[arin-ppml] Transfers by non-legacy address holders and perceived risk of reclamation

William Herrin bill at herrin.us
Thu Sep 1 17:31:15 EDT 2011

On Thu, Sep 1, 2011 at 2:06 PM, John Curran <jcurran at arin.net> wrote:
> On Sep 1, 2011, at 1:38 PM, William Herrin wrote:
>> If we want ARIN to enforce efficient utilization then that includes
>> audits and revocation.
>  At no time in the history of the Internet number registry system has
>  there been an aggressive attempt to account for utilization of all of
>  the addresses that have been issued.


At no time in the history of the Internet number registry system have
we had 0 addresses available to issue. The process evolves with the
conditions it encounters.

>  You've asserted a binary end-state where ARIN is either "to enforce
>  efficient utilization" or is to disregard utilization it altogether,
>  and this does not reflect reality of any point in history of the
>  Internet number registry system.

Respectfully, that is not a correct analysis. ARIN and its
predecessors have been charged with enforcing efficient utilization
from the inception. The definition of "enforcing efficient
utilization" has been a moving target to be sure, but since ARIN's
inception it has been continuously charged with the then-extant
version of enforcing efficient utilization.

But don't take my word for it.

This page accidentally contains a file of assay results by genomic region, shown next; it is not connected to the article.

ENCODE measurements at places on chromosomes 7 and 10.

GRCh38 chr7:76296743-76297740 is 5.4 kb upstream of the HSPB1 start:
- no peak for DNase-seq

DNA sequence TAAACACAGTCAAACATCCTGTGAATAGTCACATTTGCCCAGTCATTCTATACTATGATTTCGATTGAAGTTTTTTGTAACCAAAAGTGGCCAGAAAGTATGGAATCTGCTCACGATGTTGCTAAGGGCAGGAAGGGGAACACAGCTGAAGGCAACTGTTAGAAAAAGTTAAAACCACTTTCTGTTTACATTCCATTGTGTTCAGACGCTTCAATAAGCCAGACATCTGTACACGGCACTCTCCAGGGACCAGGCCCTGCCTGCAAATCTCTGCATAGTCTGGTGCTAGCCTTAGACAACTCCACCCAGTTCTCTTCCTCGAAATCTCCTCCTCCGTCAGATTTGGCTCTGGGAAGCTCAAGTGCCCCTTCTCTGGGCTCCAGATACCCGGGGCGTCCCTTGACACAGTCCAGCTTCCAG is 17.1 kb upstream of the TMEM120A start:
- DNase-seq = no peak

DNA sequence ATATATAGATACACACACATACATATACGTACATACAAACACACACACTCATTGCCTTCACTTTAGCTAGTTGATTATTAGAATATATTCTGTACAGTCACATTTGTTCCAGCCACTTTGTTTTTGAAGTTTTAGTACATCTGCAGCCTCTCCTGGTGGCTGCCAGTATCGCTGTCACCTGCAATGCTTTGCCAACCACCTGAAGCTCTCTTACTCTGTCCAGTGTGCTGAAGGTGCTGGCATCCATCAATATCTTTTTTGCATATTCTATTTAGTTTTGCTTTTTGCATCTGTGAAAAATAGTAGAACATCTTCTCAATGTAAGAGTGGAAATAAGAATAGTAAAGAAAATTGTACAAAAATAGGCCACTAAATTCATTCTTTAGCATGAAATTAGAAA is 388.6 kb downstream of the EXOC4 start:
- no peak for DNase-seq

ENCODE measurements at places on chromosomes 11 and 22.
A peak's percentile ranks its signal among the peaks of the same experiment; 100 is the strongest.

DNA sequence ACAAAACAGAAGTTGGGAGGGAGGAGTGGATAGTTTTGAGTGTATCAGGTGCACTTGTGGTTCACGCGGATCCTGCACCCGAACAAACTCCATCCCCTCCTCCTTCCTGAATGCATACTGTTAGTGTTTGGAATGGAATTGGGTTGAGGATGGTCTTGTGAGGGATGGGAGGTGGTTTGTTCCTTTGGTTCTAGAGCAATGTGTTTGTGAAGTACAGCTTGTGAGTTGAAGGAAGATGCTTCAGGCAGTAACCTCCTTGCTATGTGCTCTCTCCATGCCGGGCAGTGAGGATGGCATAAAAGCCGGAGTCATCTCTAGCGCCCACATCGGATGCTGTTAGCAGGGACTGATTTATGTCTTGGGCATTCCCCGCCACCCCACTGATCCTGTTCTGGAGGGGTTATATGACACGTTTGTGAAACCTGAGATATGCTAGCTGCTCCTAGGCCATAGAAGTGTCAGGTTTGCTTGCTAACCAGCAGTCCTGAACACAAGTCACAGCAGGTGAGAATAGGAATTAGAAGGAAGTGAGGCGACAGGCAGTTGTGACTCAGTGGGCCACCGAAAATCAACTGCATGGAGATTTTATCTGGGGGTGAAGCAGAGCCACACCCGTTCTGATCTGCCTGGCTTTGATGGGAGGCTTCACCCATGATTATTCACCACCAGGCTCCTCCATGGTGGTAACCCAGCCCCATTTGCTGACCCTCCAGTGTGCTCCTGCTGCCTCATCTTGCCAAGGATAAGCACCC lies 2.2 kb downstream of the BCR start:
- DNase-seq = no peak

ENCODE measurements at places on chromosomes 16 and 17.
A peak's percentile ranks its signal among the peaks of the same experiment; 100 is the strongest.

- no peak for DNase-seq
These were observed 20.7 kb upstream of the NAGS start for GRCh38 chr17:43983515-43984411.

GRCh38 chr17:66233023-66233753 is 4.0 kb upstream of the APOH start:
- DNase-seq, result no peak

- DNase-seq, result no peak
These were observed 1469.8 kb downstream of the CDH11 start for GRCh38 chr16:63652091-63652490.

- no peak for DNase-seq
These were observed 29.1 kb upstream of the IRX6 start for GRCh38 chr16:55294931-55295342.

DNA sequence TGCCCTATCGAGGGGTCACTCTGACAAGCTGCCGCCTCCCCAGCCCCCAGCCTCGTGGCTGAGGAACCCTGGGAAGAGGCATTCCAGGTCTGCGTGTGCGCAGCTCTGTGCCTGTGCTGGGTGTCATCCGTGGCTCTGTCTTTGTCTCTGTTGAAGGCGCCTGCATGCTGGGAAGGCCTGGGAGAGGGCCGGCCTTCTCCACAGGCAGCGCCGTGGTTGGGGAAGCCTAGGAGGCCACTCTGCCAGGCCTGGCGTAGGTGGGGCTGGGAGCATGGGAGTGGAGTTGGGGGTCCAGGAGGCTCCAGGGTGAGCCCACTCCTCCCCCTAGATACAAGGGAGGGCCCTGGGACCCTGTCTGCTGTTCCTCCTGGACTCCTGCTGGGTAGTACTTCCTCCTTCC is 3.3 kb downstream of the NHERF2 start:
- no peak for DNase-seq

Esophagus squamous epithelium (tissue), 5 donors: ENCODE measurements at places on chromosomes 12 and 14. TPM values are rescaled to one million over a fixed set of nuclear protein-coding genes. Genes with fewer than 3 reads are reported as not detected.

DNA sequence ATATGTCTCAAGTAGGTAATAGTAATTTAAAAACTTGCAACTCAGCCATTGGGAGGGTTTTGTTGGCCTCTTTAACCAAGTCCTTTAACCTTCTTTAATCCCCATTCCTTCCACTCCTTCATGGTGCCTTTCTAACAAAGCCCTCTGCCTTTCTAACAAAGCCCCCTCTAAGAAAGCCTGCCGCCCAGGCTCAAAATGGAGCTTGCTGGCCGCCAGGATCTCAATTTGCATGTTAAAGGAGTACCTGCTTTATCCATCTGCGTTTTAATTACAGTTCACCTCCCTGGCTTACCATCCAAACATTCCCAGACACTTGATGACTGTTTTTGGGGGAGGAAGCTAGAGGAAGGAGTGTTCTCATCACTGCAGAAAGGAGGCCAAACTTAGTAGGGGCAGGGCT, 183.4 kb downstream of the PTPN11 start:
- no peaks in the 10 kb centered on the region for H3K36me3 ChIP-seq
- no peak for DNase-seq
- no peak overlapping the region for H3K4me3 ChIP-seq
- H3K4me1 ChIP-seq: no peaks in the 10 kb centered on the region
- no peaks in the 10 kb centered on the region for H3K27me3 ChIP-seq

NRPM 4.2.2 "Organizations [...] must satisfy the following
requirements: [...] Demonstrate efficient use of IP address space

NRPM "ISPs must have efficiently utilized all previous allocations"

etc. etc. The phrase "efficient utilization" appears in the NRPM a
full dozen times. Synonymous phrases appear more.

This will continue evolving to meet IPv4 scarcity conditions. Or it
will be replaced with something else. A binary condition.

If enforcement continues, scarcity requires some combination of
voluntary (via transfer) and involuntary (via revocation) loss of
underutilized IPv4 addresses. The writing is on the wall; that's where
the enforcement path leads next.

If as a community we elect to back down from the version of enforcing
efficient utilization that circumstances evolve to require then *in my
opinion* we should make a clean break. Half-assed enforcement is worse
than no enforcement. It can't help but create situations that are
blatantly and fundamentally unfair, undermining the foundation of
trust on which the whole system is built.

A clean break means that ARIN effectively becomes a recorder of deeds,
reporting to the public about who currently owns the eyesore across
the street. That path also has a clear destination: IF we elect to
treat IP addresses as property in everything except name than we ought
to treat them that way in name too.

Bill Herrin

William D. Herrin ................ herrin at dirtside.com  bill at herrin.us
3005 Crane Dr. ...................... Web: <http://bill.herrin.us/>
Falls Church, VA 22042-3004

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